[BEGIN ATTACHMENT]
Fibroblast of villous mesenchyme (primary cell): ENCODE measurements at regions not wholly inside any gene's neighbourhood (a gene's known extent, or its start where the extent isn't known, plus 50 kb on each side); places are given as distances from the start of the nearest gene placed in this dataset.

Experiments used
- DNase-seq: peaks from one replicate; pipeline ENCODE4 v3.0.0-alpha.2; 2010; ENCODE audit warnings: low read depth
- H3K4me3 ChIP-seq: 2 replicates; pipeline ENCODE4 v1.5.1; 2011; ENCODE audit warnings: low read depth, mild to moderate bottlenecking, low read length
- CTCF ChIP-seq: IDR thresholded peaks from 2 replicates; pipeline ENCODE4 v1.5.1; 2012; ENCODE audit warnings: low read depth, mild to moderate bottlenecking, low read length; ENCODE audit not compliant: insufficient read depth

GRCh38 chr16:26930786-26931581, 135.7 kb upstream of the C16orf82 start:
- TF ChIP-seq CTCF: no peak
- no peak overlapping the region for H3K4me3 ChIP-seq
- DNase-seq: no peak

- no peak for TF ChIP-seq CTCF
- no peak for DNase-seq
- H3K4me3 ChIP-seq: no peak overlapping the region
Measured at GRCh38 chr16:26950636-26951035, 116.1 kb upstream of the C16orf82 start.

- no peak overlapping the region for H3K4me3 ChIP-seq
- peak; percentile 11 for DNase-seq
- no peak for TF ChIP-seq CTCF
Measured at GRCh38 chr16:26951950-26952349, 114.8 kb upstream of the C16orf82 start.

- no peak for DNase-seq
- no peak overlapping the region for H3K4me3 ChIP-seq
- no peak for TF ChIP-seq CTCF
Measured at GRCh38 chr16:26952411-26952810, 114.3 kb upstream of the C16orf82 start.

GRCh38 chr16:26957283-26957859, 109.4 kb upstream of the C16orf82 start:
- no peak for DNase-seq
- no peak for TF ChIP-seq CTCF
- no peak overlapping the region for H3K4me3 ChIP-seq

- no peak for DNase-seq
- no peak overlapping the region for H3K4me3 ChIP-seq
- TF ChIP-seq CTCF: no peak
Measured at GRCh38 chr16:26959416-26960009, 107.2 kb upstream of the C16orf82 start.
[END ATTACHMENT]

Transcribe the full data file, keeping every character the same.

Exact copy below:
Fibroblast of villous mesenchyme (primary cell): ENCODE measurements at regions not wholly inside any gene's neighbourhood (a gene's known extent, or its start where the extent isn't known, plus 50 kb on each side); places are given as distances from the start of the nearest gene placed in this dataset.

Experiments used
- DNase-seq: peaks from one replicate; pipeline ENCODE4 v3.0.0-alpha.2; 2010; ENCODE audit warnings: low read depth
- H3K4me3 ChIP-seq: 2 replicates; pipeline ENCODE4 v1.5.1; 2011; ENCODE audit warnings: low read depth, mild to moderate bottlenecking, low read length
- CTCF ChIP-seq: IDR thresholded peaks from 2 replicates; pipeline ENCODE4 v1.5.1; 2012; ENCODE audit warnings: low read depth, mild to moderate bottlenecking, low read length; ENCODE audit not compliant: insufficient read depth

GRCh38 chr16:26930786-26931581, 135.7 kb upstream of the C16orf82 start:
- TF ChIP-seq CTCF: no peak
- no peak overlapping the region for H3K4me3 ChIP-seq
- DNase-seq: no peak

- no peak for TF ChIP-seq CTCF
- no peak for DNase-seq
- H3K4me3 ChIP-seq: no peak overlapping the region
Measured at GRCh38 chr16:26950636-26951035, 116.1 kb upstream of the C16orf82 start.

- no peak overlapping the region for H3K4me3 ChIP-seq
- peak; percentile 11 for DNase-seq
- no peak for TF ChIP-seq CTCF
Measured at GRCh38 chr16:26951950-26952349, 114.8 kb upstream of the C16orf82 start.

- no peak for DNase-seq
- no peak overlapping the region for H3K4me3 ChIP-seq
- no peak for TF ChIP-seq CTCF
Measured at GRCh38 chr16:26952411-26952810, 114.3 kb upstream of the C16orf82 start.

GRCh38 chr16:26957283-26957859, 109.4 kb upstream of the C16orf82 start:
- no peak for DNase-seq
- no peak for TF ChIP-seq CTCF
- no peak overlapping the region for H3K4me3 ChIP-seq

- no peak for DNase-seq
- no peak overlapping the region for H3K4me3 ChIP-seq
- TF ChIP-seq CTCF: no peak
Measured at GRCh38 chr16:26959416-26960009, 107.2 kb upstream of the C16orf82 start.